Disaster anesthesia; field surgical team; mobile anesthesia; TIVA anesthesia
3.  Anesthesia equipment malfunction: origins and clinical recognition. 
Equipment malfunction is a problem of particular importance during anesthesia and resuscitation. A review of published reports shows that the most common clinical events involve endotracheal tubes, the inspired oxygen concentration, the volume of inspired anesthetic vapours and gases, and pressures in the breathing or ventilation system. It is concluded that protection of a patient from equipment malfunction depends on: (a) appropriate application of standards set by a national standards association; (b) careful evaluation of equipment prior to purchase; (c) comprehension of equipment function by the user; (d) conscientious routine servicing of all systems concerned with anesthesia and resuscitation, and checking after service and before clinical use; (e) preanesthesia testing of equipment, including the use of an oxygen analyser in the breathing circuit; (f) early inclusion of equipment malfunction in the differential diagnosis of events during anesthesia; and (g) rapid action that cannot present a new hazard to the patient to correct the results of apparatus malfunction.
PMCID: PMC1819256  PMID: 436069
4.  Bispectral Index Monitor 
Executive Summary
The objective of this analysis was to evaluate the effectiveness and cost-effectiveness of the bispectral index (BIS) monitor, a commercial device to assess the depth of anesthesia.
Conventional methods to assess depth of consciousness, such as cardiovascular and pulmonary measures (e.g., heart rate, systolic/diastolic blood pressure, mean arterial pressure, respiratory rate, and level of oxygen in the blood), and clinical signs (e.g., perspiration, shedding of tears, and limb movement) are not reliable methods to evaluate the brain status of anesthetized patients. Recent progress in understanding the electrophysiology of the brain has led to the development of cerebral monitoring devices that identify changes in electrophysiologic brain activity during general anesthesia. The BIS monitor, derived from electroencephalogram (EEG) data, has been used as a statistical predictor of the level of hypnosis and has been proposed as a tool to reduce the risk of intraoperative awareness.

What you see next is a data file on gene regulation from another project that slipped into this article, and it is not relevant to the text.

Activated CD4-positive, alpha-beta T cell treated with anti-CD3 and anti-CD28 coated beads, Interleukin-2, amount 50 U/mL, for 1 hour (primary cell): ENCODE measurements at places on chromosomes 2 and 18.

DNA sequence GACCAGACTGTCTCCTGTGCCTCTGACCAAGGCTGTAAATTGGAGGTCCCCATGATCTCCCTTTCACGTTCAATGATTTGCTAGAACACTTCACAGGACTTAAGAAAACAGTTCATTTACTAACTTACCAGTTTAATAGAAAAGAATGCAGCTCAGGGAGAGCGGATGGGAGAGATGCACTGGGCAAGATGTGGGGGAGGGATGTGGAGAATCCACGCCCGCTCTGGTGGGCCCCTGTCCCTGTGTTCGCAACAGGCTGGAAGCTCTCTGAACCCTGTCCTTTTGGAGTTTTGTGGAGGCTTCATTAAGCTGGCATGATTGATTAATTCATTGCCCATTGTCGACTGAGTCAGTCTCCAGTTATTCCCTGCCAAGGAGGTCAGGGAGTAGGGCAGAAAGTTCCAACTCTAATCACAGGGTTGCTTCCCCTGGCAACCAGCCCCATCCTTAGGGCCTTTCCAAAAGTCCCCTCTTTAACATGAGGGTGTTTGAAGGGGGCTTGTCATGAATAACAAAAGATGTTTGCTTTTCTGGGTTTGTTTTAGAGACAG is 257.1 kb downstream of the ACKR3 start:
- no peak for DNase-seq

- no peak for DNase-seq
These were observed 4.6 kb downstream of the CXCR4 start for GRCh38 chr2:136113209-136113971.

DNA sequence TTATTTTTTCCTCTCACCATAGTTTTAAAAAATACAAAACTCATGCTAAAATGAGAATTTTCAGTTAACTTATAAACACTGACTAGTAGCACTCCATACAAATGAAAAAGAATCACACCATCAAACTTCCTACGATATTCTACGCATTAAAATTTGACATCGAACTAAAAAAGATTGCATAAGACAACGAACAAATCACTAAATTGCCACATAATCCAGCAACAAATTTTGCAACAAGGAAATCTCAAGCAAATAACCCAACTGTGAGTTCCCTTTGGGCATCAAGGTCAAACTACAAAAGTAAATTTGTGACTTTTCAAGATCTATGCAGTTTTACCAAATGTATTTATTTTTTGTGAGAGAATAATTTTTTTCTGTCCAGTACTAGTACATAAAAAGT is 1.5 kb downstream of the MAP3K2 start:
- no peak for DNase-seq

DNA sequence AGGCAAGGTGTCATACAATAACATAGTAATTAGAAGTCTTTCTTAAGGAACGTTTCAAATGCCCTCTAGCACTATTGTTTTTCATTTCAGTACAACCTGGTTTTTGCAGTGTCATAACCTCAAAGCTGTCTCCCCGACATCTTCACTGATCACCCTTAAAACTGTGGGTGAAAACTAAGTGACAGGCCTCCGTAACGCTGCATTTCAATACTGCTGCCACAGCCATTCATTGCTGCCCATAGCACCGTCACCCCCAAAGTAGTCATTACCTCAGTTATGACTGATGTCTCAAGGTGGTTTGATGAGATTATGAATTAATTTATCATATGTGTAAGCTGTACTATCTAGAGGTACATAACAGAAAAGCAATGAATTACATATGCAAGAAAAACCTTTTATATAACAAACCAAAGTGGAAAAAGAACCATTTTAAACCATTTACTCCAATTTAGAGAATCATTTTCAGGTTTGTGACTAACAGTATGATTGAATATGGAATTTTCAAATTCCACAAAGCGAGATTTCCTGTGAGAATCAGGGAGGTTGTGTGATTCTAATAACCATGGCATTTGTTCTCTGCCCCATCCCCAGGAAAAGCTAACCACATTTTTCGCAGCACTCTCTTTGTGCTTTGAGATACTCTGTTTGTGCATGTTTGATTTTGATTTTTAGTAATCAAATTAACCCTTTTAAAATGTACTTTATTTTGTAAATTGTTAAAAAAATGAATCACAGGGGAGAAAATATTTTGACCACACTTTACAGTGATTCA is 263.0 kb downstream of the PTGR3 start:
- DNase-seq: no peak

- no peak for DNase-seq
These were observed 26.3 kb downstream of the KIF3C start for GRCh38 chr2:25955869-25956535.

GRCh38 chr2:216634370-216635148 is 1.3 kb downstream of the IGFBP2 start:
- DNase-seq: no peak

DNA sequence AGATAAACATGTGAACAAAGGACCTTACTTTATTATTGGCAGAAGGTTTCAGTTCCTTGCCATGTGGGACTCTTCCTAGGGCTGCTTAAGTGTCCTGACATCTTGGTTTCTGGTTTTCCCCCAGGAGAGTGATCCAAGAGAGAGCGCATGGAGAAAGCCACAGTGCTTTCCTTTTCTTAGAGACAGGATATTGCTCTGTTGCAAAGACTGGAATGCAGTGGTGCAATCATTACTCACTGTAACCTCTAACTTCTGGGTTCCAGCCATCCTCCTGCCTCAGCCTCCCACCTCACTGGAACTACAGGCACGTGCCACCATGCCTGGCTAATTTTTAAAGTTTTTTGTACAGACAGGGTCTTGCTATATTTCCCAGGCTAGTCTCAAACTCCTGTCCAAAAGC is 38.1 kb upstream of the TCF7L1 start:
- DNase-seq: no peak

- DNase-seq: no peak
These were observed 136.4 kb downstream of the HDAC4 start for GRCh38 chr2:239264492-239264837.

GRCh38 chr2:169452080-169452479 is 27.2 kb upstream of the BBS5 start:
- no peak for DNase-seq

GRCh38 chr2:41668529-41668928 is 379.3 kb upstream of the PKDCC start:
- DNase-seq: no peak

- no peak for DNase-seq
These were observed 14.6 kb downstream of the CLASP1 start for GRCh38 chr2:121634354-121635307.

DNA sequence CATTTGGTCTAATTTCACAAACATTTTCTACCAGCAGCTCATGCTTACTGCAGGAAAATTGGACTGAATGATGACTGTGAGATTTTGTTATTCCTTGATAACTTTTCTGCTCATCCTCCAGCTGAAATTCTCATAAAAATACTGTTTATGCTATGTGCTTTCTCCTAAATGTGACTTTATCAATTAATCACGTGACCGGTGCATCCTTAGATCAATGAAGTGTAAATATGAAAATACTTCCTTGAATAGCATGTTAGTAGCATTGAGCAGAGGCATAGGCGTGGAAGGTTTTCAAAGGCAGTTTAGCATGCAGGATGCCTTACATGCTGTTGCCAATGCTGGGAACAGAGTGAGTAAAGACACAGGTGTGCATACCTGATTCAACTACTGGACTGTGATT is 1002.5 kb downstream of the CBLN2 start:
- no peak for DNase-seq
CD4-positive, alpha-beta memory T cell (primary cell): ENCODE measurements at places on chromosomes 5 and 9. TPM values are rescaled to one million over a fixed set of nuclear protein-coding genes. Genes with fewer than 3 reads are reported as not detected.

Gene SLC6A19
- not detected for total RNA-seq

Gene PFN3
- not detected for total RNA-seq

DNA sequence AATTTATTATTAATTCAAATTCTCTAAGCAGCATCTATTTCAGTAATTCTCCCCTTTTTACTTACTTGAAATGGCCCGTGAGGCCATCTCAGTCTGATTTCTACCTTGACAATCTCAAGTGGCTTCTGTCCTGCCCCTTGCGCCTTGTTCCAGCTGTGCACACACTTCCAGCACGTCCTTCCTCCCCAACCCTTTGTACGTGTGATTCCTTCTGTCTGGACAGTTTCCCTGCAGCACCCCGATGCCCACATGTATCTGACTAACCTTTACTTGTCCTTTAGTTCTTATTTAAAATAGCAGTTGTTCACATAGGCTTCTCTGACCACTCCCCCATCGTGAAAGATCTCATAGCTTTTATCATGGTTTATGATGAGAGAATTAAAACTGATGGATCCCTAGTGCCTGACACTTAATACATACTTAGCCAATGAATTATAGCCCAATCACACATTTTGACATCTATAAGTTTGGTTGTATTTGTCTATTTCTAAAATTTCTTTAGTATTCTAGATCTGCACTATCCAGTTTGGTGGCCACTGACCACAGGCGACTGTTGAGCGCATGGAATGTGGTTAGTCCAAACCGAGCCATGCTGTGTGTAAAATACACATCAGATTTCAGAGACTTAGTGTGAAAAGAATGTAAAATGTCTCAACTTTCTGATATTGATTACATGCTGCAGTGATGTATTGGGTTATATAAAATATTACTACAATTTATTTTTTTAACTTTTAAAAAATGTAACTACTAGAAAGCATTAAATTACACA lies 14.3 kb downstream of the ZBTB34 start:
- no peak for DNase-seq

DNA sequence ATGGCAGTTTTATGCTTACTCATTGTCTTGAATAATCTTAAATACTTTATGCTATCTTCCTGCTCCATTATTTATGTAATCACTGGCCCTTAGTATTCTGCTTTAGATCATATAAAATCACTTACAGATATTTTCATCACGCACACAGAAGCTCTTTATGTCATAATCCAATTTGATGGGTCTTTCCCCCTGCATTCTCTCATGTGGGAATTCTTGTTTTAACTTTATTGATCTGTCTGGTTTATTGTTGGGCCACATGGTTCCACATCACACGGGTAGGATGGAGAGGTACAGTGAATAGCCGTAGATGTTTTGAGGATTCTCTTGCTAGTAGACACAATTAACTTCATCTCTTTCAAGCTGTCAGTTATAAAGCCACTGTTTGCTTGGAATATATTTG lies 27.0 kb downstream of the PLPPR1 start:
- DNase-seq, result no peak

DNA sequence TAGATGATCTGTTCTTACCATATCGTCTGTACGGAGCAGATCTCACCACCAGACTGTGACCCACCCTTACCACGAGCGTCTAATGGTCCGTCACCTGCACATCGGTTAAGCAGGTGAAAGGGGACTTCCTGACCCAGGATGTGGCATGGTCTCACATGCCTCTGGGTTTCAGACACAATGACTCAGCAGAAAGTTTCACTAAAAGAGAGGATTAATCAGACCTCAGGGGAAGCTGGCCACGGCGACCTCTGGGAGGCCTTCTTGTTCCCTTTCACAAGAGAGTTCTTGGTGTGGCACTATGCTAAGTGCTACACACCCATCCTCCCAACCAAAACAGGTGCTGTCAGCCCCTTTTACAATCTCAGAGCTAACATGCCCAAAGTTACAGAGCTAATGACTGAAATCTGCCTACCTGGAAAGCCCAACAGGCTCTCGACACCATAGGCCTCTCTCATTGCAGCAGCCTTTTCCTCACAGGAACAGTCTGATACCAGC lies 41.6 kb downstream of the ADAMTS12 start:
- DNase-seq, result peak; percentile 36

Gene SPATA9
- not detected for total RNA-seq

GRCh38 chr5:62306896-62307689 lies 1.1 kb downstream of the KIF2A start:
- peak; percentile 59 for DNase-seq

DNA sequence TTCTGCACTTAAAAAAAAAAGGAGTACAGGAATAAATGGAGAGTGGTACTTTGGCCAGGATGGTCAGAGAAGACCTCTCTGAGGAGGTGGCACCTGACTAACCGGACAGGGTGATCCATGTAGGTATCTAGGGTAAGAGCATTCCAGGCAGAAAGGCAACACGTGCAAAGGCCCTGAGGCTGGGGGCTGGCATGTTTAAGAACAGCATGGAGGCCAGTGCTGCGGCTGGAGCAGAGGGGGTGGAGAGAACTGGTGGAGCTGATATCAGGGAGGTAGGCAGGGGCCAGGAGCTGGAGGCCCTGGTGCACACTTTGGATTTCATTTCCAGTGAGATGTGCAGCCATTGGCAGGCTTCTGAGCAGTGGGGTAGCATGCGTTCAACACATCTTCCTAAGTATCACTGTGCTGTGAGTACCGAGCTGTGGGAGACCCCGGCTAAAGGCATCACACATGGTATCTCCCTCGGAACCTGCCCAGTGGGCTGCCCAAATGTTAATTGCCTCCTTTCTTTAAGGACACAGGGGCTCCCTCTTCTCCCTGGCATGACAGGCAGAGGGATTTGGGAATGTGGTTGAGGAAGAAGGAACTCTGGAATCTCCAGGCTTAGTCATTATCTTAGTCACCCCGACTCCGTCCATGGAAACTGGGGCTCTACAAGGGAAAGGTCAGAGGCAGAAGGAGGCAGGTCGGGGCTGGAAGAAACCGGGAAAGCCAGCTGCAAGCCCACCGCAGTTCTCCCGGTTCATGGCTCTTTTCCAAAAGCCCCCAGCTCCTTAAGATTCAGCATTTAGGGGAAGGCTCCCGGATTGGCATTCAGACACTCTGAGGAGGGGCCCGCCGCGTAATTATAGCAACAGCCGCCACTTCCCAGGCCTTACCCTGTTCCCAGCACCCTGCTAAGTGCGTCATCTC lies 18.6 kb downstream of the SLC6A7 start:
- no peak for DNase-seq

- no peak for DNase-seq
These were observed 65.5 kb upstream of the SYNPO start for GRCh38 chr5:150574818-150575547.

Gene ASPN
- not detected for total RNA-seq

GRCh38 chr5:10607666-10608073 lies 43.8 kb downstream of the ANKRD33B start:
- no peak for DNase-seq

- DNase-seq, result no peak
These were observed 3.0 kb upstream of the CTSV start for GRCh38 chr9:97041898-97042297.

Anesthesia that is too light can result in the recall of events or conversations that happen in the operation room. Patients have recalled explicit details of conversations that happened while under anesthesia. This awareness is frightening for patients and can lead to post-traumatic stress disorder. Conversely, anesthesia that is too deep can cause hemodynamic disturbances necessitating the use of vasoconstrictor agents, which constrict blood vessels, to maintain normal blood pressure and cardiac output. Overly deep anesthesia can also result in respiratory depression requiring respiratory assistance postoperatively.
Monitoring the depth of anaesthesia should prevent intraoperative awareness and help to ensure that an exact dose of anaesthetic drugs is given to minimize adverse cardiovascular effects caused by overly large doses. Researchers have suggested that cerebral monitoring can be used to assess the depth of anesthesia, prevent awareness, and speed early recovery after general anesthesia by optimizing drug delivery to each patient.